She added that BIM’s objective is to utilise the trail to build a “greater appreciation and understanding” of the diversity and provenance of Irish seafood.
“The trail is all about meeting the producer, understanding where the seafood is caught or farmed, and recognising the contribution these producers deliver to our economy.”
In 2015, over 250 shellfish and fish farming businesses were valued in excess of €150m, representing a 27% increase on the previous year.
Co launching the trail, John Mulcahy, Head of Food Tourism at Fáilte Ireland outlined the importance of these initiatives:
“‘Taste the Atlantic’ provides a great opportunity to deepen visitor engagement and encourage those who travel along the route to slow down, dwell longer and immerse themselves in the local seafood traditions and practices of the west coast.”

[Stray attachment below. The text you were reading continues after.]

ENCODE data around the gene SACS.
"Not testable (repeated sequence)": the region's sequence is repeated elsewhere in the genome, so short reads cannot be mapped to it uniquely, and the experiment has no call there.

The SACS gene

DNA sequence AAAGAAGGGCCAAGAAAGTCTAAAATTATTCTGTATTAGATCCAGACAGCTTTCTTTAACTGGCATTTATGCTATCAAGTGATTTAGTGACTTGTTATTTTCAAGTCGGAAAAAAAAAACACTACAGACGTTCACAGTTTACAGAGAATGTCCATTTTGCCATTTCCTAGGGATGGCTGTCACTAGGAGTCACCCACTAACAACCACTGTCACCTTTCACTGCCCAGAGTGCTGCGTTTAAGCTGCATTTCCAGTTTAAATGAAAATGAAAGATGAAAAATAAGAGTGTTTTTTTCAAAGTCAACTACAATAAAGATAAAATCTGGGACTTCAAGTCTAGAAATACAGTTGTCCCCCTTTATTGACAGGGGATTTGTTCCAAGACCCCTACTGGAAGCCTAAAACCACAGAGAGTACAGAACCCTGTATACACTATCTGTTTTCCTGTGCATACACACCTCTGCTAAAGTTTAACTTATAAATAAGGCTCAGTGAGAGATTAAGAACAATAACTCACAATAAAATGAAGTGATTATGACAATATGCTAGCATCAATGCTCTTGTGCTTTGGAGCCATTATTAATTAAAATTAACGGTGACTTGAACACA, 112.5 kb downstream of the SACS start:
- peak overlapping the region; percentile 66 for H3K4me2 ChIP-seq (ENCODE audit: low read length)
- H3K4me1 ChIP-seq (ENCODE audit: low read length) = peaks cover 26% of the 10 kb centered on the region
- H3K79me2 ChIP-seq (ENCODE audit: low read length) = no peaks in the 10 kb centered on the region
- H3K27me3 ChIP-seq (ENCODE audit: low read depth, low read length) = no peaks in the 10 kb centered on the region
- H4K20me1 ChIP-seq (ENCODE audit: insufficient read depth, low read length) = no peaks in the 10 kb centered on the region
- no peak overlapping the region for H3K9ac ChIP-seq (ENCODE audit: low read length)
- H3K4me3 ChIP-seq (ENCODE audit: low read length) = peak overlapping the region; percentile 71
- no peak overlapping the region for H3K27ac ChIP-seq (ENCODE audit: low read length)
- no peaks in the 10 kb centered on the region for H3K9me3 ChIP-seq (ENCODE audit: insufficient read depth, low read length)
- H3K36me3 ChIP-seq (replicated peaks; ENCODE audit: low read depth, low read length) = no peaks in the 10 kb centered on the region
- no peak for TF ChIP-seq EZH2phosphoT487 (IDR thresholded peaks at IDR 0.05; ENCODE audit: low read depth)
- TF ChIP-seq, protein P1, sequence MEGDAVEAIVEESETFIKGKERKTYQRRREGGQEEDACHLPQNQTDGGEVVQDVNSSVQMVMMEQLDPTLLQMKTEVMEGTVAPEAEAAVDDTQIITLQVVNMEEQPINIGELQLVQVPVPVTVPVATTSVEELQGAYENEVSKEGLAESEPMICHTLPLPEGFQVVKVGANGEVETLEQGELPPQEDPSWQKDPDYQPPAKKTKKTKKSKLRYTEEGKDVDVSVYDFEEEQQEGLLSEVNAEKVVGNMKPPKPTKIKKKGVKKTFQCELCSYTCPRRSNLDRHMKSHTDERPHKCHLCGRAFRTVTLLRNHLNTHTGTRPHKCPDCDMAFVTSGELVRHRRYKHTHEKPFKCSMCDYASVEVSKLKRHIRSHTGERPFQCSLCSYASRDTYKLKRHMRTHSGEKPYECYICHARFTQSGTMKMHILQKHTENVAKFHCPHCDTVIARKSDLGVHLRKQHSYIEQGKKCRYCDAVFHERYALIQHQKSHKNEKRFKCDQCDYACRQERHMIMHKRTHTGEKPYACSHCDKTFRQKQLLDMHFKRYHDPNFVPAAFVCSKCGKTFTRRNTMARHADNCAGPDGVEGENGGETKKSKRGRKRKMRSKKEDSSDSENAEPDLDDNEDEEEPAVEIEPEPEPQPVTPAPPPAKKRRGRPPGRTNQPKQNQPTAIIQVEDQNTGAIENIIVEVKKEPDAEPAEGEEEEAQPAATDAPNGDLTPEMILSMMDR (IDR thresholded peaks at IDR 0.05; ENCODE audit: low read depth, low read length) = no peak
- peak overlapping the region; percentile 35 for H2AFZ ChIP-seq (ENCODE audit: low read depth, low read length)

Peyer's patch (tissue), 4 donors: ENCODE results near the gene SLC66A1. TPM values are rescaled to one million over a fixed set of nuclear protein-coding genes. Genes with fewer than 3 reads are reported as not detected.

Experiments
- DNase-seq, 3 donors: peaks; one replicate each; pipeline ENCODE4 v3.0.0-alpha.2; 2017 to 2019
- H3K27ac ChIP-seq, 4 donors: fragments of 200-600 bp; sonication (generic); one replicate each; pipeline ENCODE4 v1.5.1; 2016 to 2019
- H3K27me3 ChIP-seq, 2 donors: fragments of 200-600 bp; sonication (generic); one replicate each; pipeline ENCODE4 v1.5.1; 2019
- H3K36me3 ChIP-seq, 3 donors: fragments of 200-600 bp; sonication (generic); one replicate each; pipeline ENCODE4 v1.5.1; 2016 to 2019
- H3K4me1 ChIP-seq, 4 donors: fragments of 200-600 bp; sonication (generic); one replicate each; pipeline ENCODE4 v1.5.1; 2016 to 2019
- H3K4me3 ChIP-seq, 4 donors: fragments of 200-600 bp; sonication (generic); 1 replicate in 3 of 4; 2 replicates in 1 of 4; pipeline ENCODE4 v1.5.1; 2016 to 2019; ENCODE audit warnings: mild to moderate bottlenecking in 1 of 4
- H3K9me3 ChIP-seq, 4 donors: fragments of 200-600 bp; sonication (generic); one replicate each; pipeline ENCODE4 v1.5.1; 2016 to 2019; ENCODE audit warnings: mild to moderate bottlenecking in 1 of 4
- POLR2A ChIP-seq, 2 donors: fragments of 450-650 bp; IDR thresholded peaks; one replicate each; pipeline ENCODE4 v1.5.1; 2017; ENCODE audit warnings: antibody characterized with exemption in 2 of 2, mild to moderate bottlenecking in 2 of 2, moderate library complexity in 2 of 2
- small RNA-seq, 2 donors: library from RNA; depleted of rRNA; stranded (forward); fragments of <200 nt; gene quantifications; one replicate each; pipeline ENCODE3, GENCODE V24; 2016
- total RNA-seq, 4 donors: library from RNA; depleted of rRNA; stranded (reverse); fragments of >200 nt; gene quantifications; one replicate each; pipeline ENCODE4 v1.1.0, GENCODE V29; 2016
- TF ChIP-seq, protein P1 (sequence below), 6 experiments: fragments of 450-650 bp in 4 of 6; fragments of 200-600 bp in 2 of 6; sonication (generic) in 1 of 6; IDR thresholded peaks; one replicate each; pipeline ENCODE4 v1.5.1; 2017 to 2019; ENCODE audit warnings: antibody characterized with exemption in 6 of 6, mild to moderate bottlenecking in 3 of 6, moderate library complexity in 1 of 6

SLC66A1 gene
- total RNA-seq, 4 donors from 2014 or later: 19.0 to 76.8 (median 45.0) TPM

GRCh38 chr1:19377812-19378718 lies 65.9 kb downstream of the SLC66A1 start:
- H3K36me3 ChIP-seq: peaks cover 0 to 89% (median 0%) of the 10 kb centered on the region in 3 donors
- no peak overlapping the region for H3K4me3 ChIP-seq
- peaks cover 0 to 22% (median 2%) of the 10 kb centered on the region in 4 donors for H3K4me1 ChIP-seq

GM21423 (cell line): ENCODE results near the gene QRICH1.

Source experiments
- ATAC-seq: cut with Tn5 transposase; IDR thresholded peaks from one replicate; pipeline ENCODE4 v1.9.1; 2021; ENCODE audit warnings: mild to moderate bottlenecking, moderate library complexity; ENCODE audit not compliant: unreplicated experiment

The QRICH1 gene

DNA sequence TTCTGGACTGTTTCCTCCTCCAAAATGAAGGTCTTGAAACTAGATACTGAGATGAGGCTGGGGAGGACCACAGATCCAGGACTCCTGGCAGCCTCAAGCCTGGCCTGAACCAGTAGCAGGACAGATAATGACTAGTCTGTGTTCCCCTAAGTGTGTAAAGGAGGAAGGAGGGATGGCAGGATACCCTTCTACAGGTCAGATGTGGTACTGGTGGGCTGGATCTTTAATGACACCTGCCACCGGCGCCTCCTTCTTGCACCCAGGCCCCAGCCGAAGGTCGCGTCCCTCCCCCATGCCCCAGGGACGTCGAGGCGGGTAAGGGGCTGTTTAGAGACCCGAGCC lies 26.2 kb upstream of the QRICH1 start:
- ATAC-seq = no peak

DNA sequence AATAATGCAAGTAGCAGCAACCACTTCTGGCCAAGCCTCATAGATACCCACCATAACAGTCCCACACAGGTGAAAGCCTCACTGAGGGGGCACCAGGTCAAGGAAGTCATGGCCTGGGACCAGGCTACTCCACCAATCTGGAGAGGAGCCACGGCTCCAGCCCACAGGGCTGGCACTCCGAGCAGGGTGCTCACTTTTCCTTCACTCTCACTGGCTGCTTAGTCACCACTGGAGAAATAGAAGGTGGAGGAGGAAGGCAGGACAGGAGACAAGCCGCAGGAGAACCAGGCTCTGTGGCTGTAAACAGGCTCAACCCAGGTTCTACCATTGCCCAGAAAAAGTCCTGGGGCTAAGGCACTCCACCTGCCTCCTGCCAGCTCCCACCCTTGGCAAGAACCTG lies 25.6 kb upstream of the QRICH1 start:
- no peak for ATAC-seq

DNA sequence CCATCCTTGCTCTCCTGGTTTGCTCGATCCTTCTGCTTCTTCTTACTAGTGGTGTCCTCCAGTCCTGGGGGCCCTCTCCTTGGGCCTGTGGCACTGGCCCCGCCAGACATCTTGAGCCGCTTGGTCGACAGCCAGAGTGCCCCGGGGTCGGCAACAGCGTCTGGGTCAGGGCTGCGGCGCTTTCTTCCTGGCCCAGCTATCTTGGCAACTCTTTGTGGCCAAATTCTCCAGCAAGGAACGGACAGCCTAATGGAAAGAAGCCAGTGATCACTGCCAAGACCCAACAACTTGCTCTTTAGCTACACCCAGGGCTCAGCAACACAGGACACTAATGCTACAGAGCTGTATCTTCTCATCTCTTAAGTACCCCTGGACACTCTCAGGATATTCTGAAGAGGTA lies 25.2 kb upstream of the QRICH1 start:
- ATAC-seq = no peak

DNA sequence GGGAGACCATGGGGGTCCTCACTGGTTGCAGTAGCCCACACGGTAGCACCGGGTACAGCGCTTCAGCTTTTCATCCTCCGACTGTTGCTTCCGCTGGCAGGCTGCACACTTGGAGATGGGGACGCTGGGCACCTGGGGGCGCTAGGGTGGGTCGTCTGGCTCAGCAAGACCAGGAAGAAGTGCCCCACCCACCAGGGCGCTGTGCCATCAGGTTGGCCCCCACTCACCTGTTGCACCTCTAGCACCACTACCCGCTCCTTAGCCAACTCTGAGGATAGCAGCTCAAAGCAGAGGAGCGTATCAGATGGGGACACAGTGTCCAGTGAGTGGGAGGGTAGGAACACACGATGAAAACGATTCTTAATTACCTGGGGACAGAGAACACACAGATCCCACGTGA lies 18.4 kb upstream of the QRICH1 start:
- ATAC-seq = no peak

Visitor experiences include traditional methods to smoke Irish organic salmon in Ballina, Co Mayo; sustainable farming of abalone in Galway and cultivating premium oysters in Lissadell, Co Sligo.
BIM and Fáilte Ireland training for participating chefs and front-of-house staff includes on-site trips to mussel and oyster farms to build and improve their knowledge, and advice on planning a seafood menu within a budget.
For details about the 11 seafood producers and 42 restaurants in the Taste the Atlantic – a Seafood Journey, go to: